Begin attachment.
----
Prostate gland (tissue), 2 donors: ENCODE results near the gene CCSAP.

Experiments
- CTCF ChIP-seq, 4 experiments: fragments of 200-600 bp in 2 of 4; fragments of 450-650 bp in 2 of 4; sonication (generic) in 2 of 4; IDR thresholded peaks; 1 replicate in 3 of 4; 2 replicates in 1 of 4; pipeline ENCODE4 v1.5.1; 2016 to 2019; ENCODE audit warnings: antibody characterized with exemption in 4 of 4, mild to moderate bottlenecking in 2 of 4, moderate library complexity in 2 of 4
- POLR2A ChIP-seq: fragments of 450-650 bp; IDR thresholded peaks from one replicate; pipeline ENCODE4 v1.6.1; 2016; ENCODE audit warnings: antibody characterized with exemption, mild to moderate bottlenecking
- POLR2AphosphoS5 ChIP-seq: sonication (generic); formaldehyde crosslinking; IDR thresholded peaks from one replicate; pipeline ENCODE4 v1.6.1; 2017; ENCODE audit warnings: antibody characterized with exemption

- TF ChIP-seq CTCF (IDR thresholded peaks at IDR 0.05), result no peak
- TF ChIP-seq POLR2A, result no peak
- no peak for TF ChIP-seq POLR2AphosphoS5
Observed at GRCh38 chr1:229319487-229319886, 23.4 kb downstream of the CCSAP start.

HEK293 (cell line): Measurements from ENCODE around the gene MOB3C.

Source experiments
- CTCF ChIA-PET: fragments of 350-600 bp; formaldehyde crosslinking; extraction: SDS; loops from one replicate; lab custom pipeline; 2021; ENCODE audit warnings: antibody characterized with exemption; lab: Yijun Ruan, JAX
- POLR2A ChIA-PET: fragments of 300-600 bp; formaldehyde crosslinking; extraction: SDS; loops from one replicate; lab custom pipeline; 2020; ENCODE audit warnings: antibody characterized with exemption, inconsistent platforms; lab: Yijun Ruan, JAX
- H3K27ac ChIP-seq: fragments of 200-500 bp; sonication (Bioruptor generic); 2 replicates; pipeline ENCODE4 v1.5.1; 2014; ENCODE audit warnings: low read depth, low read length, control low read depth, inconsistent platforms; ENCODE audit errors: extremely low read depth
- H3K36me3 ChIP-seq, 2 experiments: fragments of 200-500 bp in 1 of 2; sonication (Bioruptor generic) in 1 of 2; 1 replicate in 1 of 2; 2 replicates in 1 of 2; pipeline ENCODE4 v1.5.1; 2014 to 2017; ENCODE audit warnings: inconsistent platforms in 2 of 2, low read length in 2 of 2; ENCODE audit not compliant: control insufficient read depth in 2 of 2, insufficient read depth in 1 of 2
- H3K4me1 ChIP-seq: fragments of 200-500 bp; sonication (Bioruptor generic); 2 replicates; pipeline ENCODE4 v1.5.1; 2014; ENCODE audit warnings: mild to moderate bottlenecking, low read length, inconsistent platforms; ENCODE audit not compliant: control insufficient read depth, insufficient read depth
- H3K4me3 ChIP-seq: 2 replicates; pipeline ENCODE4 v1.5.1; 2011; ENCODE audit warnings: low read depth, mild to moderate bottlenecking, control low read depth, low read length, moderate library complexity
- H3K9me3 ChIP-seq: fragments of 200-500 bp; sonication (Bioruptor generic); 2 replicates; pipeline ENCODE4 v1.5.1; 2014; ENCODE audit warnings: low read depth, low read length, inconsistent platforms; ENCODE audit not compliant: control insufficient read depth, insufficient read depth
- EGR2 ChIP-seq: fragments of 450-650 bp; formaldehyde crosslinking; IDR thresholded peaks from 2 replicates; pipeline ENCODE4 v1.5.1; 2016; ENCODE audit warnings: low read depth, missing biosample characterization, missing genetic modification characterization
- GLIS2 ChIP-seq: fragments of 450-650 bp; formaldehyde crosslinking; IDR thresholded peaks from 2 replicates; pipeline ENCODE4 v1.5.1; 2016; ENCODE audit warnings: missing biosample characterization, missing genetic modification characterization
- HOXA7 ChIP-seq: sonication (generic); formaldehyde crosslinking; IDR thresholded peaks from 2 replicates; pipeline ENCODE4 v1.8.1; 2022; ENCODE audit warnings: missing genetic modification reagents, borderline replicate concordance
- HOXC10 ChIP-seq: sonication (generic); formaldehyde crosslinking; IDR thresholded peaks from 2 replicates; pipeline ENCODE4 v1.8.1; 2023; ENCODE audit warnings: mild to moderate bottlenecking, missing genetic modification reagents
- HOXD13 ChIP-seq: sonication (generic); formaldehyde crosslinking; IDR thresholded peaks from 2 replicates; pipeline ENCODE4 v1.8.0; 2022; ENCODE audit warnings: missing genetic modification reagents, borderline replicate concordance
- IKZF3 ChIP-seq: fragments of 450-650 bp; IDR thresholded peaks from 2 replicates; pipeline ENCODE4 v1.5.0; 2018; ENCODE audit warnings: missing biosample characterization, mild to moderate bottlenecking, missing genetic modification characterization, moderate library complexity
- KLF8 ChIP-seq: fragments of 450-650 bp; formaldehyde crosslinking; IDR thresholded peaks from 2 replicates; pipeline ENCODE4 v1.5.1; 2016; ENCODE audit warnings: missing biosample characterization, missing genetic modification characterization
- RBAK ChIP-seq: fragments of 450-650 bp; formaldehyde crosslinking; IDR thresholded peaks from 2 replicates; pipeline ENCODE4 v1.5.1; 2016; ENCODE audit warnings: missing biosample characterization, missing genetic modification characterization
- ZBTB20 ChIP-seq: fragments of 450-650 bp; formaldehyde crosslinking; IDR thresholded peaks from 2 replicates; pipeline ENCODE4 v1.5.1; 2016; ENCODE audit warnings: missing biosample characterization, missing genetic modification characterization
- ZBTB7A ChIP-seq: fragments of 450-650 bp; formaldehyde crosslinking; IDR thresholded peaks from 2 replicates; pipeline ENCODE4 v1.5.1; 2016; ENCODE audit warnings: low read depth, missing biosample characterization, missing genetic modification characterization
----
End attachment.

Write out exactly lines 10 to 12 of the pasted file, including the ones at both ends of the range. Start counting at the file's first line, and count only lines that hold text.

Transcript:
HEK293 (cell line): Measurements from ENCODE around the gene MOB3C.

Source experiments
- CTCF ChIA-PET: fragments of 350-600 bp; formaldehyde crosslinking; extraction: SDS; loops from one replicate; lab custom pipeline; 2021; ENCODE audit warnings: antibody characterized with exemption; lab: Yijun Ruan, JAX